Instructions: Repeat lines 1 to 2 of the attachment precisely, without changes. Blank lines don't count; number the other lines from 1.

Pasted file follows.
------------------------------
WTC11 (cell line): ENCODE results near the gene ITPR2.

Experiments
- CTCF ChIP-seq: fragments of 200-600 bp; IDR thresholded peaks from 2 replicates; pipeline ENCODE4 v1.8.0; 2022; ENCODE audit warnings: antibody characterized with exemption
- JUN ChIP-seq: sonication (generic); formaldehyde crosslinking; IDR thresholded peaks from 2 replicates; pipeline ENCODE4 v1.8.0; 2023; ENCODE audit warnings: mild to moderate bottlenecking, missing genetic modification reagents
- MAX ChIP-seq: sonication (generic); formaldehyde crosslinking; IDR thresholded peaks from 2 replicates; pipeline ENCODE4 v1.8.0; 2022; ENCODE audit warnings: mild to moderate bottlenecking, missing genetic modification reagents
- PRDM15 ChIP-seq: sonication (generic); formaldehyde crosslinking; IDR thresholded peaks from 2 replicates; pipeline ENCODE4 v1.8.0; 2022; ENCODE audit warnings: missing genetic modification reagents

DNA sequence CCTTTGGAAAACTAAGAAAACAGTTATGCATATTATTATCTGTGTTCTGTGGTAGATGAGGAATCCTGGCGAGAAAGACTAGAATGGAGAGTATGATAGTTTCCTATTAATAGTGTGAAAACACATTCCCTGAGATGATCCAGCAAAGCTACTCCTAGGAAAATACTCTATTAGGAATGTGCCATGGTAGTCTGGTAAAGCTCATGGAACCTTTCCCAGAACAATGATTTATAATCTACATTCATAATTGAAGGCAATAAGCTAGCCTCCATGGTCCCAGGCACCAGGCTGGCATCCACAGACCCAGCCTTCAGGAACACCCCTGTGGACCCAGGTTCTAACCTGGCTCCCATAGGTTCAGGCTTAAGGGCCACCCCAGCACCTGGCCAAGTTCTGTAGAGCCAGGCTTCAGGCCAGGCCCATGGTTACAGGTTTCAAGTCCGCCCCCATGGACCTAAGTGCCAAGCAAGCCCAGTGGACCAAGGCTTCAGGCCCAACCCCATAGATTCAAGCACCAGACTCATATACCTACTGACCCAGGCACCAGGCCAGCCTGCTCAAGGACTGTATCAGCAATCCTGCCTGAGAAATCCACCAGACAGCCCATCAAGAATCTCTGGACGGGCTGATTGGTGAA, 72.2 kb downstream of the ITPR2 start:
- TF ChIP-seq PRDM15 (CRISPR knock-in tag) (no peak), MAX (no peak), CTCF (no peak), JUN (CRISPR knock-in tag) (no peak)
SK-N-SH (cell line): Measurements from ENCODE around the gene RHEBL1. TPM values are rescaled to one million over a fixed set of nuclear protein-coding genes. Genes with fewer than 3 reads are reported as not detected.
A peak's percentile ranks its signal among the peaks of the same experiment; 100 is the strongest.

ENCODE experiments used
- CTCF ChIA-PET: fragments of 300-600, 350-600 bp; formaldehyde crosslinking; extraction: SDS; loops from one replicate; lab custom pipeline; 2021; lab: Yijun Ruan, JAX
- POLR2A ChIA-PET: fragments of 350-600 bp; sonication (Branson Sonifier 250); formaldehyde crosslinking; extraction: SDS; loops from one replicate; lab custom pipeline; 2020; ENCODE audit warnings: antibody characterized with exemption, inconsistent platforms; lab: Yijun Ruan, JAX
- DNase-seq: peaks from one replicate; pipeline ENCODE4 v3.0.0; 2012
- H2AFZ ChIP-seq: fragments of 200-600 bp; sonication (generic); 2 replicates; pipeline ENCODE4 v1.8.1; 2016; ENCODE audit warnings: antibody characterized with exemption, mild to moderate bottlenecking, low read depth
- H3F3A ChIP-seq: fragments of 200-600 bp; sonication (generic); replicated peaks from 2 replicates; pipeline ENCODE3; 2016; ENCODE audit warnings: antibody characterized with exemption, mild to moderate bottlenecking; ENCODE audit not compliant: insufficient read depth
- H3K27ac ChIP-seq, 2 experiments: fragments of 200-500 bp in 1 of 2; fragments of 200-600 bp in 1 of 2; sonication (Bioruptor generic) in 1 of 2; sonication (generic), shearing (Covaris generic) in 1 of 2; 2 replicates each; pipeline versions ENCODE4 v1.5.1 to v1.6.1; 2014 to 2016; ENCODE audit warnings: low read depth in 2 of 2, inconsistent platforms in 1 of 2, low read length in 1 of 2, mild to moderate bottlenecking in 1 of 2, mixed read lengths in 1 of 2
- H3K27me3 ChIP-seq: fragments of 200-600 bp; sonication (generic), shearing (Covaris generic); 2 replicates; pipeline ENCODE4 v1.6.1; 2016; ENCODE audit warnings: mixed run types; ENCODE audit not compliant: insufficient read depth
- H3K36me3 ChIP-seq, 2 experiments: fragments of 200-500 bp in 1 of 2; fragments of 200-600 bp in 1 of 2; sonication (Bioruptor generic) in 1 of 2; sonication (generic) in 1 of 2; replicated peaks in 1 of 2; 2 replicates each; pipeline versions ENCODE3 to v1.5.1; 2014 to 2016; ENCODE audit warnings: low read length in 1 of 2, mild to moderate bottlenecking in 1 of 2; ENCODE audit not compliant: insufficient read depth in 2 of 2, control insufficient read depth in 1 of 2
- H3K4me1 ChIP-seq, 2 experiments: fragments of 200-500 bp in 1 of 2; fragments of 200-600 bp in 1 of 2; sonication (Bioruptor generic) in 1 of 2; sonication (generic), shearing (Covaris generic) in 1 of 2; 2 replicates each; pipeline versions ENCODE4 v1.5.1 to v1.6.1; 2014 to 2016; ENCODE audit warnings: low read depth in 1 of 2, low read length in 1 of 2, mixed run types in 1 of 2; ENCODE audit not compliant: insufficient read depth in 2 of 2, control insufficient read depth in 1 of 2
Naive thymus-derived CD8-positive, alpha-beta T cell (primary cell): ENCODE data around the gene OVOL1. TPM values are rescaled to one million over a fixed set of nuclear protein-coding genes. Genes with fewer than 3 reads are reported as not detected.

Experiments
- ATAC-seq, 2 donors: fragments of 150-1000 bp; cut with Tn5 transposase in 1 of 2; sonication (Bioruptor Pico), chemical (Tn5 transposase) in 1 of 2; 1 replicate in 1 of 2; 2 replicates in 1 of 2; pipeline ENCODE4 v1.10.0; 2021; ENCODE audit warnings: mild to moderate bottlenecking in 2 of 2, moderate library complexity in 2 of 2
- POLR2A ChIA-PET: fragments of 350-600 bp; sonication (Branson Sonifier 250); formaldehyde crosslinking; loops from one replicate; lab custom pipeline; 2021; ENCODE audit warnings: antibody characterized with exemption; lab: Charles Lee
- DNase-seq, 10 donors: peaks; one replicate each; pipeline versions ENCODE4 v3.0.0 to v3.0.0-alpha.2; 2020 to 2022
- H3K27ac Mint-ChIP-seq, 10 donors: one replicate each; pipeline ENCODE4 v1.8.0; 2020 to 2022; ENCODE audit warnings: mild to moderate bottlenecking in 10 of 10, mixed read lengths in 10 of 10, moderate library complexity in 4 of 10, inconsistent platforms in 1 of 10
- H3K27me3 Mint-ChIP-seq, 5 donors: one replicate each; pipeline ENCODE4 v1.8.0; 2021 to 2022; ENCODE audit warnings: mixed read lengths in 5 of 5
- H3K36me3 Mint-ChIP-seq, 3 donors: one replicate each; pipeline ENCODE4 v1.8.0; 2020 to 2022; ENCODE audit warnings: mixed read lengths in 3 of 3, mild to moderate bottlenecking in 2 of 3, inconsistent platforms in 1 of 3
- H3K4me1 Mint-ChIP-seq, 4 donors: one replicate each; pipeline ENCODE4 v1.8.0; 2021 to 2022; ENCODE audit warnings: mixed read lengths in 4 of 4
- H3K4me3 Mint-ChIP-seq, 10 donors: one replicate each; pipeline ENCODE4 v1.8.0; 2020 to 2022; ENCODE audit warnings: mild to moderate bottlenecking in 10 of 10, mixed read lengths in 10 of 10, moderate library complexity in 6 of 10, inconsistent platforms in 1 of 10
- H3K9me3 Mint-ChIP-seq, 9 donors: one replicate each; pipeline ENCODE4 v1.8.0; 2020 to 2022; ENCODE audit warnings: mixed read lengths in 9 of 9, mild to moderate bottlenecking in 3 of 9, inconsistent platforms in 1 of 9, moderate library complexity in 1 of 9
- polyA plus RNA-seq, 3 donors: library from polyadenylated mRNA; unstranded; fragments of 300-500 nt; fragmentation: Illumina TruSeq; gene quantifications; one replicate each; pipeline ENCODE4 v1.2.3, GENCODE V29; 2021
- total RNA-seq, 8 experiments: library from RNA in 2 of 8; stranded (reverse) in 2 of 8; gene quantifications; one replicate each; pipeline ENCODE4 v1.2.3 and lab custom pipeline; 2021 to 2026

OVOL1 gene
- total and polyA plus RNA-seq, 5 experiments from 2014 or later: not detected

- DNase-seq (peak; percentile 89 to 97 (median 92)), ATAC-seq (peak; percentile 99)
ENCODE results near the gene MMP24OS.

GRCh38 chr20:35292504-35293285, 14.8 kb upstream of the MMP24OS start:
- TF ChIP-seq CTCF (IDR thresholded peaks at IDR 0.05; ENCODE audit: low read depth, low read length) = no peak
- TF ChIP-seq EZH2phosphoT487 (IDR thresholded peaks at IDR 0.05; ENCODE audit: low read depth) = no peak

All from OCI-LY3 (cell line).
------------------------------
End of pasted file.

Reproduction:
WTC11 (cell line): ENCODE results near the gene ITPR2.

Experiments